Perfect Storm or Perfect Opportunity?
Since the previous weekend, the discussions over the barbecues and around the water-coolers have ranged from "How come we didn't see it coming?" to "Who's next?" and "How big is the FDIC's chest to take on these hits?" I don't know the answers to most of these ... all right, let me be honest - I don't know the answers to ANY of these questions.
All the friends and relatives I spoke with during these past several days have bombarded me with a million questions on this and other related topics. Just because I have spent part of my career dealing with information technology risk management-related topics at financial services organizations, I must have some answers to these questions, right? After all, I spend more time talking to the senior officers and board members at banking organizations than the folks who were asking me these questions.
My Mom said to me: 'Weren't the officers of IndyMac assuring their customers that there is nothing to worry about. How can I trust my banker after this?'
It has been over a week since the IndyMac story surfaced (see: Beyond IndyMac: It's a Crisis of Confidence), and I still don't have many answers. I feel like I committed a sin earlier today when I pointed my mom to the FDIC's website for more information on this topic. I should have had some answers for her, but I didn't.
More important is that someone from the bank she has been with for years should have had some answers for her. Perhaps they did! But like thousands of other customers, my mom didn't reach to the banker she has seen in the branch for years. She reached out to me and asked me if I think the bank we used to walk to will be next to follow IndyMac. The reason she told me why she didn't reach out to our neighborhood banker - in her words "Don't know if I can trust them." Even though she acknowledged our neighborhood community bank of the last 100+ years hasn't done anything wrong. Her justification was - "Weren't the officers of IndyMac assuring their customers that there is nothing to worry about. How can I trust my banker after this?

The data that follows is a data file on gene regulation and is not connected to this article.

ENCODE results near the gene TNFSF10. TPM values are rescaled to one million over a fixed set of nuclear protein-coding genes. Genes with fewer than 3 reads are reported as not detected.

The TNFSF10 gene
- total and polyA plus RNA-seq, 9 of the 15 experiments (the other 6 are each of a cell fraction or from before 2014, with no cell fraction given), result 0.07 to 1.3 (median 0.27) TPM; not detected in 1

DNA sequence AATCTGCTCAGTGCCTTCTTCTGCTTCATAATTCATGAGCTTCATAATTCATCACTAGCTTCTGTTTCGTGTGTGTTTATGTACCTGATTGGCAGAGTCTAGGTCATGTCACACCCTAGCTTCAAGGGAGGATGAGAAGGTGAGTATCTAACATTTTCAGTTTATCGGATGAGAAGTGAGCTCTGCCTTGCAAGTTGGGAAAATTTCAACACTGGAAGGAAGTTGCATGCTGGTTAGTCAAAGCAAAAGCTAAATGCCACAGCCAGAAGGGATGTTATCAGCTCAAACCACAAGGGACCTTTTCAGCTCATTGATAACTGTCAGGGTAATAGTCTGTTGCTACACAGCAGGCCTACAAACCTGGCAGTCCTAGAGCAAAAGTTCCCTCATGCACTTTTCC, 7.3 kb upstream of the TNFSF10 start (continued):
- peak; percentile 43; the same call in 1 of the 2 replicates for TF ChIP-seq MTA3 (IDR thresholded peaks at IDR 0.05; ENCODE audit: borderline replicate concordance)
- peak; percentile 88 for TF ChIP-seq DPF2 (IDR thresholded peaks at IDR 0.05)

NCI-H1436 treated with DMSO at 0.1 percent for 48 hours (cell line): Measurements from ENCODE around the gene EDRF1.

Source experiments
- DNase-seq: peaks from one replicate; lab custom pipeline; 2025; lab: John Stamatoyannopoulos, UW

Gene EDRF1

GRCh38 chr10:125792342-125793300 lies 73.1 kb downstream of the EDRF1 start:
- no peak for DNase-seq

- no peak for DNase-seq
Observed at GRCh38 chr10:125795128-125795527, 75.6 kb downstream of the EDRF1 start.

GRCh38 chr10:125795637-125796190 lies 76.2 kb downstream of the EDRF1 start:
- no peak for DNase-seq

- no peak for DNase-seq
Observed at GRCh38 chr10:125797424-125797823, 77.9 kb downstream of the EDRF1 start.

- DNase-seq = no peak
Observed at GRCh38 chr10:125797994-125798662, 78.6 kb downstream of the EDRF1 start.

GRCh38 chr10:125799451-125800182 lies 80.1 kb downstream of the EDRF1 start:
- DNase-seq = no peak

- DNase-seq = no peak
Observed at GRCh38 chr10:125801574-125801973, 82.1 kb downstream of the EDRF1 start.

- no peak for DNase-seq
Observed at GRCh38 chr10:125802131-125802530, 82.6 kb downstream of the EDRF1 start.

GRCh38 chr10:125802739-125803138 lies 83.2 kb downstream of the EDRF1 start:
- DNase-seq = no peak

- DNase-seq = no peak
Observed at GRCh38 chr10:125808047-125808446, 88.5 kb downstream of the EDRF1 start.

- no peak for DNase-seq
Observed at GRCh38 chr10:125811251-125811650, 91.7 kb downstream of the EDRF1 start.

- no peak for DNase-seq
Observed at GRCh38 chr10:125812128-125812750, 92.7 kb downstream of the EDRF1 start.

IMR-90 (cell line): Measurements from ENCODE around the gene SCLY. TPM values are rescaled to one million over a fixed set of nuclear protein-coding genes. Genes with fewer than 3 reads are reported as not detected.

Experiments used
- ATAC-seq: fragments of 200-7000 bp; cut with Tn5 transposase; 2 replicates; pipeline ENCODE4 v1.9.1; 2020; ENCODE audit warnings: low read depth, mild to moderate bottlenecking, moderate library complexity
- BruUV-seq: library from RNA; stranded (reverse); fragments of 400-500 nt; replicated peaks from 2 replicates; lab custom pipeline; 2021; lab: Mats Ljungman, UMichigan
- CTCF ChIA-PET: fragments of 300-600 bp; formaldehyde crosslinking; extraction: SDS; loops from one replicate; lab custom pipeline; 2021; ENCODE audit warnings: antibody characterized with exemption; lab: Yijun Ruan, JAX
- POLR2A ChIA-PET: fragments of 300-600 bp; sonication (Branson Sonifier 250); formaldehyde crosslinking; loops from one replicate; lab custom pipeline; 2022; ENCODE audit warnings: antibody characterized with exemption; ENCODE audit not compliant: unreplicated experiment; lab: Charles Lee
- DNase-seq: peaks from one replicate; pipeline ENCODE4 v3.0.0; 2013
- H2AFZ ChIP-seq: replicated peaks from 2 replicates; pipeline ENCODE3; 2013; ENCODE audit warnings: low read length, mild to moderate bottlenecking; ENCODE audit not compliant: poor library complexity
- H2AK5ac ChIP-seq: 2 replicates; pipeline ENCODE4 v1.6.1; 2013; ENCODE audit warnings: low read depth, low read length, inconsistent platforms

In light of this discussion, she also brought up Senator Chuck Schumer's letter to the Office of Thrift Supervision, citing concerns about IndyMac's long-term viability. I know that she was trying to get my opinions about whether this letter prompted 'run-on-the-bank.' I don't have any answers for her on this topic either. I just don't know enough! However, it did get me thinking on a number of other related topics - consumers and businesses alike consider the concept of trust, confidence, security and privacy synonymous with the term banking. If that confidence wanes in an institution, irrespective of the cause - be it facts or rumors -- isn't it a reason in itself for an organization to be driven toward a 'run-on-the-bank' type situation? From all the talk on the street and coverage from the press, there could possibly be some other instances in the works that could potentially erode this confidence even further.
I can't stop thinking but wonder: Is this how we define a perfect storm or an un-paralleled opportunity for bankers to foster confidence and trust from consumers on their ability to protect our most valued assets - not just the money, but even the information they are entrusted with?
In the meantime, consumers like my mom will seek to gather information from all sources possible - the neighborhood newspapers to blogs - to find ways to continue to have the same level of trust and confidence they had in their own neighborhood bankers before the IndyMac story surfaced a week ago.